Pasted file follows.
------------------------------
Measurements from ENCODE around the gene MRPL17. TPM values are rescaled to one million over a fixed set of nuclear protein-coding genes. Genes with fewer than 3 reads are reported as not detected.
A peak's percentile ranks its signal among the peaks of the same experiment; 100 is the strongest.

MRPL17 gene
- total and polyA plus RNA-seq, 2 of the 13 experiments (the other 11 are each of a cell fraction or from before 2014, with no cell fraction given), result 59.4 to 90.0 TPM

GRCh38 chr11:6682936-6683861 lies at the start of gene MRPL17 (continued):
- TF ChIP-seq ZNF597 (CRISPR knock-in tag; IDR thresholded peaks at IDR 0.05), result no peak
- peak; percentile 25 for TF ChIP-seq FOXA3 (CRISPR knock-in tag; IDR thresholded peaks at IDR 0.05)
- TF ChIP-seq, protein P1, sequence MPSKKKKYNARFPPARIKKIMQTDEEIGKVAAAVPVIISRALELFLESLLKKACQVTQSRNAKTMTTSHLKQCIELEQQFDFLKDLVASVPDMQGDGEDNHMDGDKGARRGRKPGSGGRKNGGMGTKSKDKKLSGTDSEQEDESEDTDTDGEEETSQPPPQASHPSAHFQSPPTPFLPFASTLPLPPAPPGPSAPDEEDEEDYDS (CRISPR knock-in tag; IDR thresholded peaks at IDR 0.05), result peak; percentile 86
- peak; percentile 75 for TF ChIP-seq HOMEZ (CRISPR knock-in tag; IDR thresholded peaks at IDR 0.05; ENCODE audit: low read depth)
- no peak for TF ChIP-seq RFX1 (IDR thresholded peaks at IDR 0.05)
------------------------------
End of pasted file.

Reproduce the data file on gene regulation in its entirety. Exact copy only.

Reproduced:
Measurements from ENCODE around the gene MRPL17. TPM values are rescaled to one million over a fixed set of nuclear protein-coding genes. Genes with fewer than 3 reads are reported as not detected.
A peak's percentile ranks its signal among the peaks of the same experiment; 100 is the strongest.

MRPL17 gene
- total and polyA plus RNA-seq, 2 of the 13 experiments (the other 11 are each of a cell fraction or from before 2014, with no cell fraction given), result 59.4 to 90.0 TPM

GRCh38 chr11:6682936-6683861 lies at the start of gene MRPL17 (continued):
- TF ChIP-seq ZNF597 (CRISPR knock-in tag; IDR thresholded peaks at IDR 0.05), result no peak
- peak; percentile 25 for TF ChIP-seq FOXA3 (CRISPR knock-in tag; IDR thresholded peaks at IDR 0.05)
- TF ChIP-seq, protein P1, sequence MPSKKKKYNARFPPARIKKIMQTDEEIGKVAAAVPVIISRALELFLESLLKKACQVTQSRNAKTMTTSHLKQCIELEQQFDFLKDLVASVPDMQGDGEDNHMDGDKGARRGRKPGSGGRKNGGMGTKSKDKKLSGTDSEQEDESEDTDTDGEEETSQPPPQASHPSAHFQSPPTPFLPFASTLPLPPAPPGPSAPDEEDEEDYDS (CRISPR knock-in tag; IDR thresholded peaks at IDR 0.05), result peak; percentile 86
- peak; percentile 75 for TF ChIP-seq HOMEZ (CRISPR knock-in tag; IDR thresholded peaks at IDR 0.05; ENCODE audit: low read depth)
- no peak for TF ChIP-seq RFX1 (IDR thresholded peaks at IDR 0.05)